Monday, March 21, 2011

Learning About Digital Footprints

When asked about the UCLA student who recently posted a disparaging video on YouTube (see last blog) that ultimately led to her withdrawal from school, Robert Hernandez, a professor of Internet journalism at USC, said her story serves as a reminder of the need to be aware of your “digital footprint” in the Internet age.

Understanding the impact of one’s digital footprint is challenging, even for those of us who have been online for a long time. We see examples of adults being digitally disastrous every day, maybe not to the extent of the UCLA student, but certainly we can all think of someone who has shared too much information or posted a photo that makes us cringe. So imagine the difficulty of trying to introduce the concept of a “digital footprint” to a roomful of sixth graders who are just making their first voyages into cyberspace.

To teach this concept we used curricular materials from Common Sense Media and adapted them to make the lesson particularly relevant to these students. As part of a recent Business Math block, this class started what turned out to be a very successful pie-making/selling business called “Sweetie Pies” (they made and sold hundreds of pies over the holidays). So we told the students that “Sweetie Pies” needed to hire a national spokesperson, and as owners of the company it was their job to consider two applicants, Jason and Linda, and look at their “digital footprints”.

After conducting this digital background check, the students were asked which candidate they should hire based upon the following criteria: who was more honest and who worked well with others? They broke into small groups to ponder this decision.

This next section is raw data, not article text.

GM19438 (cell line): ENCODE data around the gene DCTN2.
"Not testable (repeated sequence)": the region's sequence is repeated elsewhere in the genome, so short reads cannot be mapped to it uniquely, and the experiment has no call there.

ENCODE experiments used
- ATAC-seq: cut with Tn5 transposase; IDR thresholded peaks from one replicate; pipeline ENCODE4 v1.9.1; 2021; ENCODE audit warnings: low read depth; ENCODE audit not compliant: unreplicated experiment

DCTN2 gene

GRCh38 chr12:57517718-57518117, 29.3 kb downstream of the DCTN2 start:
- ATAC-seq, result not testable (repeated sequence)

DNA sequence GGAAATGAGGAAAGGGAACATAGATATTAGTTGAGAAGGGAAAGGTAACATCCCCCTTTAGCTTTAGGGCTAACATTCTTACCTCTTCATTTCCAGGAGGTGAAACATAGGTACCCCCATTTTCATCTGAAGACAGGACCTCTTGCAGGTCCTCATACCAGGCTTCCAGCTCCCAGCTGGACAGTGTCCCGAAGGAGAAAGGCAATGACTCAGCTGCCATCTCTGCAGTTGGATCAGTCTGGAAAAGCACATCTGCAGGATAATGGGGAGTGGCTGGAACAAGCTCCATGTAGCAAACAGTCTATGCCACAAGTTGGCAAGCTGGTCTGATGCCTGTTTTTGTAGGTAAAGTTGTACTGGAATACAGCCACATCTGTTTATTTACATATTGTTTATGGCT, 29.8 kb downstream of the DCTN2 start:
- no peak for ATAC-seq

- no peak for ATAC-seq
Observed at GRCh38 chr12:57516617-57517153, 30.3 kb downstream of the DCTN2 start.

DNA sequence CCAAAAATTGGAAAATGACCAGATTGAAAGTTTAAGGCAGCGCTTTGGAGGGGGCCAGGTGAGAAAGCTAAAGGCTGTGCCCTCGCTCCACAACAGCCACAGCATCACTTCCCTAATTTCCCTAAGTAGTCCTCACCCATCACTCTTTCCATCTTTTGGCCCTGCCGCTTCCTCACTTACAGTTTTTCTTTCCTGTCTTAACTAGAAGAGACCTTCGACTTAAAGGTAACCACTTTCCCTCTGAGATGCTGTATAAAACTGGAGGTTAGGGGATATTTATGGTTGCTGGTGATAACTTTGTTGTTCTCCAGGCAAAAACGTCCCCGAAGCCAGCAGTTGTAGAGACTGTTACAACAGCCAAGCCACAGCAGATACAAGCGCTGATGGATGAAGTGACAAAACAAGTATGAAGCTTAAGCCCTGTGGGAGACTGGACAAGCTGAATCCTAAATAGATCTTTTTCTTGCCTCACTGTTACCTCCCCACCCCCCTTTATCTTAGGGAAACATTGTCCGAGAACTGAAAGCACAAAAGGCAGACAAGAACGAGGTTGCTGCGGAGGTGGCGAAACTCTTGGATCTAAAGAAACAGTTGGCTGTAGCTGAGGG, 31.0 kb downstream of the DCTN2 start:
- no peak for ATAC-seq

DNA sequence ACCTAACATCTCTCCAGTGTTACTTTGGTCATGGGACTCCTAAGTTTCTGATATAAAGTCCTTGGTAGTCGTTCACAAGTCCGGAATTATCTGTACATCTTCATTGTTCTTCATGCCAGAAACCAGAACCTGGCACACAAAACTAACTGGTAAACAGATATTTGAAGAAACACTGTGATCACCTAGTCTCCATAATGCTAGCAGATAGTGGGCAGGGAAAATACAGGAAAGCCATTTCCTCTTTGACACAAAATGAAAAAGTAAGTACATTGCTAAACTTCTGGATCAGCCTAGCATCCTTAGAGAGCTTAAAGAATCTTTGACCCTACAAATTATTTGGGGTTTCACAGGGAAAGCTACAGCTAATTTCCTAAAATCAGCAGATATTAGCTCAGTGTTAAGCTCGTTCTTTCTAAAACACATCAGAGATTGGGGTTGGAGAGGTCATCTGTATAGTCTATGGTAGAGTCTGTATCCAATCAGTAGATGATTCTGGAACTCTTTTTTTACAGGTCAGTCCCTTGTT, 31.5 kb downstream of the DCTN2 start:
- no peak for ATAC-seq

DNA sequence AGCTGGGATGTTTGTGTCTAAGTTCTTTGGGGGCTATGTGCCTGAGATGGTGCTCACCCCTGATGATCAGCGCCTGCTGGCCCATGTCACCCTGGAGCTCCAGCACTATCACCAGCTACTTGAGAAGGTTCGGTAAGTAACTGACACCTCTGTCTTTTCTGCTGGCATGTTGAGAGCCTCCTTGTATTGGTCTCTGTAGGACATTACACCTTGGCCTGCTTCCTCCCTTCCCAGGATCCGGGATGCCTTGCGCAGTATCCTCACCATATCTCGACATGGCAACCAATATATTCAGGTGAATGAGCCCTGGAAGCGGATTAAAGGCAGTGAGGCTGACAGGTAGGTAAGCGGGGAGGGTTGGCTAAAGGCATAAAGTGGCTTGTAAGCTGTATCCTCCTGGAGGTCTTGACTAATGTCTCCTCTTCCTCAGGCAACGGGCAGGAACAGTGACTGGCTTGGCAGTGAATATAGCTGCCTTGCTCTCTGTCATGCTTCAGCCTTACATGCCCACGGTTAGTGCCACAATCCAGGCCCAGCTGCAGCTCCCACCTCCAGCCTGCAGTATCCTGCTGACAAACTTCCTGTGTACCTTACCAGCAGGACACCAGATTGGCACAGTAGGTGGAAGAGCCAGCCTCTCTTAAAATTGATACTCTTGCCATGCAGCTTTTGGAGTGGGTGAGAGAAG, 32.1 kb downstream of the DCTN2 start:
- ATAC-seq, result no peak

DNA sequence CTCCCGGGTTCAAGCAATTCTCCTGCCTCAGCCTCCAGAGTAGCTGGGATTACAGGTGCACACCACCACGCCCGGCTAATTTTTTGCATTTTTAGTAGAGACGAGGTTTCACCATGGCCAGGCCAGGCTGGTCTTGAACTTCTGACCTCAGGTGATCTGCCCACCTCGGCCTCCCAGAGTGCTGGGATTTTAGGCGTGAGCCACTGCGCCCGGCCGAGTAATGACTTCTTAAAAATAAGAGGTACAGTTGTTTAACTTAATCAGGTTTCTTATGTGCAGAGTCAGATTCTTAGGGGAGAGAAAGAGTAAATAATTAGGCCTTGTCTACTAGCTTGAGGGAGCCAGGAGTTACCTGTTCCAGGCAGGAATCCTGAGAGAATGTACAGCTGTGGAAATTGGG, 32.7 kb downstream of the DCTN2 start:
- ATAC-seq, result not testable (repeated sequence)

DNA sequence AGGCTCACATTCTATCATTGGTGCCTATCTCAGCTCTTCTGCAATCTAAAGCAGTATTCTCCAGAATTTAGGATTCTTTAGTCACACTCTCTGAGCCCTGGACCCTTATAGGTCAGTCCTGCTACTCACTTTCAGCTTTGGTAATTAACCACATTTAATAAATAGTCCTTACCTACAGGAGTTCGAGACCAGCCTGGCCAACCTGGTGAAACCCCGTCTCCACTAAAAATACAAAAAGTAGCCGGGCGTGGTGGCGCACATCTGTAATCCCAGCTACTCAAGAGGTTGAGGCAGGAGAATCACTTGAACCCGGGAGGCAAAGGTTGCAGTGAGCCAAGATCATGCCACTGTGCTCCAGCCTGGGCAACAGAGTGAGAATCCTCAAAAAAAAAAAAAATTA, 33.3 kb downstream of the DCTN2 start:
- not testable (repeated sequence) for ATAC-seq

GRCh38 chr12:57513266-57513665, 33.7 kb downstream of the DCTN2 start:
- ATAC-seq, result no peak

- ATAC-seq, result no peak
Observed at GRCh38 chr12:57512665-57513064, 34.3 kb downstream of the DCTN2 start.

Most of the students came to the conclusion that neither of the candidates should be hired (only a couple considered the possibility that the digital information may not have been 100% accurate). So we presented the class with some additional digital food-for-thought.

I think I could actually hear the wheels turning inside their heads (it's a beautiful sound, btw) as these 12-year old's pondered the fine line that exists between the digital information about ourselves that we can control and that which we can’t. These children are entering a world that requires much greater critical thinking than ever before, because the consequences of one or two false moves in cyberspace is tremendous. Just ask that UCLA student.


Common Sense Media (n.d.). Common sense media education programs. Retrieved from

Lovett, I. (2011, March 15). U.C.L.A. Student’s Video Rant Against Asians Fuels Firestorm. New York Times. Retrieved from

Wednesday, March 16, 2011

It's All About Community

Last Friday Mr. Keller’s class and I explored the notion of community in our Cyber Civics class. I learned a lot. We talked about what Common Sense Media calls “The Rings of Responsibility”, that is, we all have responsibilities to three entities: ourselves, our friends and family, and to the larger community. This holds true whether we are offline or online. Responsibility and respect know no digital boundaries.

    From: Common Sense Media

The sixth graders enumerated all the things that can cause a community to break down: meanness, gossip, lies, exclusion of others, unwanted matchmaking, pretending to be something/someone you aren’t. It was a good lesson. I came home determined to be a kinder member of all my communities.

I couldn’t help thinking of these 6th graders over the weekend when I heard about the third year political science student at UCLA who videotaped herself ranting about Asian students in her school community and then posted the video on YouTube for all the world to see.  While this brings up all kinds of questions about the ethical thinking (or any kind of thinking, for that matter) required to get into a university like UCLA (a subject for another blog), you do have to feel sort of sorry for the girl. After all, her lapse in judgment will live on in cyberspace for the rest of her life.

In Young People, Ethics, and the New Digital Media: A Synthesis from the Good Play Project (2008) authors James, et al, explore the "ethical fault lines" that young people experience online and remind us,